A definition of the Run keys in the Windows XP registry

For a Microsoft Windows 2000 version of this article, see 137367 .

Summary

This article lists and defines four Run keys that are in the Microsoft Windows XP registry.

More Information

Run keys cause programs to automatically run each time that a user logs on. The Windows XP registry includes the following four Run keys:
HKEY_LOCAL_MACHINE\Software\Microsoft\Windows\CurrentVersion\Run
HKEY_CURRENT_USER\Software\Microsoft\Windows\CurrentVersion\Run
HKEY_LOCAL_MACHINE\Software\Microsoft\Windows\CurrentVersion\RunOnce
HKEY_CURRENT_USER\Software\Microsoft\Windows\CurrentVersion\RunOnce
Each of these keys has a series of values. The values allow multiple entries to exist without overwriting one another. The data value for a value is a command line.

There are some special considerations for the third and fourth keys in the list, the RunOnce keys:
  • Beginning with Windows XP, the values in the RunOnce keys are run only if the user has permission to delete entries from the respective key.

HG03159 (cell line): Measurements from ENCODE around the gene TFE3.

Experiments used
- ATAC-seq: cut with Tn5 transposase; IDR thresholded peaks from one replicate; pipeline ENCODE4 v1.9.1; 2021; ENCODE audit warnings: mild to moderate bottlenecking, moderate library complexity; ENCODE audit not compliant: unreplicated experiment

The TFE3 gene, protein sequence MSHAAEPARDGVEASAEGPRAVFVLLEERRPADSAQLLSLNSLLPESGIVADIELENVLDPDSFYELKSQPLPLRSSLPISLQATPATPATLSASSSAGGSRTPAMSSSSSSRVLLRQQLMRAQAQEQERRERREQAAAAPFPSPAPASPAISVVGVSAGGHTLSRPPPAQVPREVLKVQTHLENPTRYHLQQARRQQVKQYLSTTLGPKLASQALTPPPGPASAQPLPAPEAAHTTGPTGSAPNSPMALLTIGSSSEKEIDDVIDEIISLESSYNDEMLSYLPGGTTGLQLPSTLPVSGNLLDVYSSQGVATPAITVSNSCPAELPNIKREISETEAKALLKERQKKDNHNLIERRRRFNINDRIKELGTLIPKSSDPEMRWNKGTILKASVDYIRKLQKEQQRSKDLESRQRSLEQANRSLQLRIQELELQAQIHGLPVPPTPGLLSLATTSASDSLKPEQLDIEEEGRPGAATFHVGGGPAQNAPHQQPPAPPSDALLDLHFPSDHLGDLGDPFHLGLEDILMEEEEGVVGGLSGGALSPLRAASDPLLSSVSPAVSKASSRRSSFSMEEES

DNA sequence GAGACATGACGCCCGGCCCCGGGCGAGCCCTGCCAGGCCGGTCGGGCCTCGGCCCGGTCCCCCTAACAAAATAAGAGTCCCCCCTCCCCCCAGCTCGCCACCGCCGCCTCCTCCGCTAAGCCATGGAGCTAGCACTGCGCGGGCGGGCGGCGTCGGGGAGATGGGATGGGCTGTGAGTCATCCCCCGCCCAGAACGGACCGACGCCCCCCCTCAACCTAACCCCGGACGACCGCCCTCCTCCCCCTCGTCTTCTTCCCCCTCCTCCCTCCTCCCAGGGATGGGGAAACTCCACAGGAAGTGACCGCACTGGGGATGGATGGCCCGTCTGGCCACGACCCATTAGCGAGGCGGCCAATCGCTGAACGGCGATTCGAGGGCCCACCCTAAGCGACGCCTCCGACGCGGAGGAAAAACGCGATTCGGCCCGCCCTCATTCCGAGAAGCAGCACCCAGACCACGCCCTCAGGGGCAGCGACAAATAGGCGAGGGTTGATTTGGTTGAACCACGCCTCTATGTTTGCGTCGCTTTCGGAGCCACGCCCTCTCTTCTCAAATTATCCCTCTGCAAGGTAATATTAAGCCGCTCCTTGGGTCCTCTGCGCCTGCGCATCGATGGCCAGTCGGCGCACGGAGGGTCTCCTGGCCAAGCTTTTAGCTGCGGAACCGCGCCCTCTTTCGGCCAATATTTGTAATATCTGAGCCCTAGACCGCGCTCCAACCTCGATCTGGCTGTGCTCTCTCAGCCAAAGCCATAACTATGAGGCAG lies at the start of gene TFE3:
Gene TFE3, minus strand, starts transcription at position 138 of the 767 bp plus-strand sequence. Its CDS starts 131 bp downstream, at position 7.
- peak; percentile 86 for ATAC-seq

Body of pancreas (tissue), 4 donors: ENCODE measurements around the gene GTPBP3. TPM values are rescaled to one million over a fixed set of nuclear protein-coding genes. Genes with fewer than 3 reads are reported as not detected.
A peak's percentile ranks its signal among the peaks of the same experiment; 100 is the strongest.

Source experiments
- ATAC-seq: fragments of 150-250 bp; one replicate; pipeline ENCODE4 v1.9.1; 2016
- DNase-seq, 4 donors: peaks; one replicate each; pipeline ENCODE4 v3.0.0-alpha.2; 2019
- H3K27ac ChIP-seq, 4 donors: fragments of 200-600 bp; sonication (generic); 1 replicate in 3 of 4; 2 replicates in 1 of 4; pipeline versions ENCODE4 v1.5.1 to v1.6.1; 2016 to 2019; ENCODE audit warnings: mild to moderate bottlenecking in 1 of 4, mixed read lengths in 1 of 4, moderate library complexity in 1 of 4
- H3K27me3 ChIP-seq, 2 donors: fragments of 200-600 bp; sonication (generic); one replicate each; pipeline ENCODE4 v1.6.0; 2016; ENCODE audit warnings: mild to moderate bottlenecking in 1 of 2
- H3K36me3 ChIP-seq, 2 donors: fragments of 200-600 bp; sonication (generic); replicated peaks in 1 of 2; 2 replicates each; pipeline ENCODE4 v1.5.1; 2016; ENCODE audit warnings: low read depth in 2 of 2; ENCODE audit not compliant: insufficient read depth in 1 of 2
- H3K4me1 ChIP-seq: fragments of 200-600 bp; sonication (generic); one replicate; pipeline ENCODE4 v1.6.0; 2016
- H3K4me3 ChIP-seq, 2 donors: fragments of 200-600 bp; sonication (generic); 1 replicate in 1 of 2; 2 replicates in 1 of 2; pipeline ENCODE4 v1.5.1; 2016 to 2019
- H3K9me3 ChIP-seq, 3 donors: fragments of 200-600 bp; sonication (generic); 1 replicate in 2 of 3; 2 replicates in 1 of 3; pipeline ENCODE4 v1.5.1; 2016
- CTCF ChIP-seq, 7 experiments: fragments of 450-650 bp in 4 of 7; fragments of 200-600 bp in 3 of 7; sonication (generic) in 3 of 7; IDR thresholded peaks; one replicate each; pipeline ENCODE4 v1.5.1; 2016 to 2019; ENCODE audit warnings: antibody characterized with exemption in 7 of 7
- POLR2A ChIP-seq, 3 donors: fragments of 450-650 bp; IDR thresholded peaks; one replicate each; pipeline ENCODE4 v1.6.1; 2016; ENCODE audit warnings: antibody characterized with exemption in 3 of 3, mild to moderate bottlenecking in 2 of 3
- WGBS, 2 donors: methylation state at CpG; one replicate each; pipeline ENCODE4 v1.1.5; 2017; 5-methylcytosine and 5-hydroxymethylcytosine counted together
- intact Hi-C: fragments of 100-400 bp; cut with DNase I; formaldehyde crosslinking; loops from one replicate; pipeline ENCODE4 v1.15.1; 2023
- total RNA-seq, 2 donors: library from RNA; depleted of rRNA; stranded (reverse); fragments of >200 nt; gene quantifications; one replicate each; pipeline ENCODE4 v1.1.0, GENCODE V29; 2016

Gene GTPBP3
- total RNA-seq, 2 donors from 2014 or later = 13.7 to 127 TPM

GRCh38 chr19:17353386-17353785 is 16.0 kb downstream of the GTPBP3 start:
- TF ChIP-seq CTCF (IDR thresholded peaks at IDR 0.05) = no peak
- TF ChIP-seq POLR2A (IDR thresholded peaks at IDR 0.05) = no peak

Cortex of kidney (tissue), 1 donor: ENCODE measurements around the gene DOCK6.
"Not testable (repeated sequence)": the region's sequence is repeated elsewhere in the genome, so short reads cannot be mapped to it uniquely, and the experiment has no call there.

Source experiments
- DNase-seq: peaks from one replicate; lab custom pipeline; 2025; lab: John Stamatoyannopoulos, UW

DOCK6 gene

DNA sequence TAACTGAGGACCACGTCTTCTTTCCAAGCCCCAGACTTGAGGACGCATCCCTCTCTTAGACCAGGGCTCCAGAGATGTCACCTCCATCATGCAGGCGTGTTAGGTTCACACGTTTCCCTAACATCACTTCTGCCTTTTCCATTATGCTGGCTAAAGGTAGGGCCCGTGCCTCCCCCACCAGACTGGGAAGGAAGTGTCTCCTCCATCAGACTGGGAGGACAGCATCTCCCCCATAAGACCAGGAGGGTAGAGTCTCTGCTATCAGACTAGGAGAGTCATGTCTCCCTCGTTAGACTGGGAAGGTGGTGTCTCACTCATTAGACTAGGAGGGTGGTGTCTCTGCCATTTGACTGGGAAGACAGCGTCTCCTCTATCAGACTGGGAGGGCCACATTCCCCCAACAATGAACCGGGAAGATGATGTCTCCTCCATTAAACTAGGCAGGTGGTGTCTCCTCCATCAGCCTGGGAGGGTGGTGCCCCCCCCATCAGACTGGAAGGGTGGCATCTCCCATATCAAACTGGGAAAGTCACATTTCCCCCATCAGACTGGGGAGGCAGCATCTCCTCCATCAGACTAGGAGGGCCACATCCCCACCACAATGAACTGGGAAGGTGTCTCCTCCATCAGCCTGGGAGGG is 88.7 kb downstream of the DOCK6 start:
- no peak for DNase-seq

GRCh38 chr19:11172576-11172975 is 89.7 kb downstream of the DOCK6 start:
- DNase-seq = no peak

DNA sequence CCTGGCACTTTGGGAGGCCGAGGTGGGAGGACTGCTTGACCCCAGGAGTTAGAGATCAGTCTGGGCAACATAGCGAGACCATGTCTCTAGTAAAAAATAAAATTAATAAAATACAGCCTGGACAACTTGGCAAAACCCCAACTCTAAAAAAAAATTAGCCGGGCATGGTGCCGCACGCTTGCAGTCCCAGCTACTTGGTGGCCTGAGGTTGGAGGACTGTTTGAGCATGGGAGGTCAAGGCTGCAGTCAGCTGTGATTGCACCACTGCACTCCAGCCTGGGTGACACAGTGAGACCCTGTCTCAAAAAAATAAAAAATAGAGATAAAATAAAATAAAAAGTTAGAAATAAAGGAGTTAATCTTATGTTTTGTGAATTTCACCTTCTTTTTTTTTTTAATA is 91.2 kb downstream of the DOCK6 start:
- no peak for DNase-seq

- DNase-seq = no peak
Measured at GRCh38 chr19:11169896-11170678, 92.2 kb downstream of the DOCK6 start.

• The programs in the RunOnce key are run sequentially. Explorer waits until each one has exited before continuing with normal startup.
  • By default, Run keys are ignored when the computer starts in Safe mode. Under the RunOnce keys, you can prefix a value name with an asterisk (*) to force the associated program to run even in Safe mode.
  • You can prefix a RunOnce value name with an exclamation point (!) to defer deletion of the value until after the command runs.
  • Without the exclamation point prefix, a RunOnce value is deleted before the command runs. As a result, if a RunOnce operation does not run properly, the associated program is not asked to run the next time you start the computer.
If more than one program is registered under any particular key, the order in which those programs are run is indeterminate. A program run from any of these keys should not write to the key during its execution. Doing so will interfere with the execution of other programs registered under the key. Furthermore, applications should use the RunOnce keys only for transient conditions (such as to complete application setup); an application must not continually re-create entries under RunOnce. Doing so will interfere with Windows Setup.
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